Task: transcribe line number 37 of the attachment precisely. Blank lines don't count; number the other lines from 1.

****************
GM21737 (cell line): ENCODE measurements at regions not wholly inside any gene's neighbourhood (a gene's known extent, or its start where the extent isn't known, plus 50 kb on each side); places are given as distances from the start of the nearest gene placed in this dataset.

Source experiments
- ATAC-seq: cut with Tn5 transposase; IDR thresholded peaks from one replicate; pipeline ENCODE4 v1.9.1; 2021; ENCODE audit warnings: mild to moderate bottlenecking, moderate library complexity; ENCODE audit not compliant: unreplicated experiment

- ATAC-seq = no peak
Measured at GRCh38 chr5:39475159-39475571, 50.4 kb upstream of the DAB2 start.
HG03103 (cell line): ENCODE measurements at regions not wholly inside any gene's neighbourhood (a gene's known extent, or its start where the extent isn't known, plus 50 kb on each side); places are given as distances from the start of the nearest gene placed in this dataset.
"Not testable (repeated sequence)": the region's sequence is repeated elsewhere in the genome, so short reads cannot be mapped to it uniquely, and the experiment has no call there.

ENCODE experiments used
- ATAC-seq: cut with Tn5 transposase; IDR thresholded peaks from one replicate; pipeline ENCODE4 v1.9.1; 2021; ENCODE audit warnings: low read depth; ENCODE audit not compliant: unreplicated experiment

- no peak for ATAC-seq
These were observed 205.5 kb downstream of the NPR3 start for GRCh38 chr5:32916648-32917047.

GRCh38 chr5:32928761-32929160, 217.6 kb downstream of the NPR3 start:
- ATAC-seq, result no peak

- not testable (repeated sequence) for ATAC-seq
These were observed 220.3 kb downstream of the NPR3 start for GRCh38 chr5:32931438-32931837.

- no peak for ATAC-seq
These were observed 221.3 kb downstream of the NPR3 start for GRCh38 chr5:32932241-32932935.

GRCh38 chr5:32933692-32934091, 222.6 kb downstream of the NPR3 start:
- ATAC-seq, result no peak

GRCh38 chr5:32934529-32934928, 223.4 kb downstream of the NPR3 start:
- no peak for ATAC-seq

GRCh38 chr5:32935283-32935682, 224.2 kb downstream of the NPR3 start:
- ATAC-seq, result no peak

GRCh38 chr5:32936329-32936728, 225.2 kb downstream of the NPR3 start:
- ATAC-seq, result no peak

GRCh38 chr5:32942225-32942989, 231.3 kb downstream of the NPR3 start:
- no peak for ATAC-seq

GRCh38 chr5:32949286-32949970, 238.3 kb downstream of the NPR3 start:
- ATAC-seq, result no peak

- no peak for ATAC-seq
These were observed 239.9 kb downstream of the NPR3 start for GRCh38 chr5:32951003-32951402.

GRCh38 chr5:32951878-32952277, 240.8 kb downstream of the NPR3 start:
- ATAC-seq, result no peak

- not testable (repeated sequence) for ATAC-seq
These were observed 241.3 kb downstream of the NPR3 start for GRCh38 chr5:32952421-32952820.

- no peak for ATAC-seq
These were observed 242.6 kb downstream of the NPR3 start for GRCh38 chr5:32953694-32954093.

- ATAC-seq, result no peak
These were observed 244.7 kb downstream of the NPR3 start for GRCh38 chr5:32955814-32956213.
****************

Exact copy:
These were observed 242.6 kb downstream of the NPR3 start for GRCh38 chr5:32953694-32954093.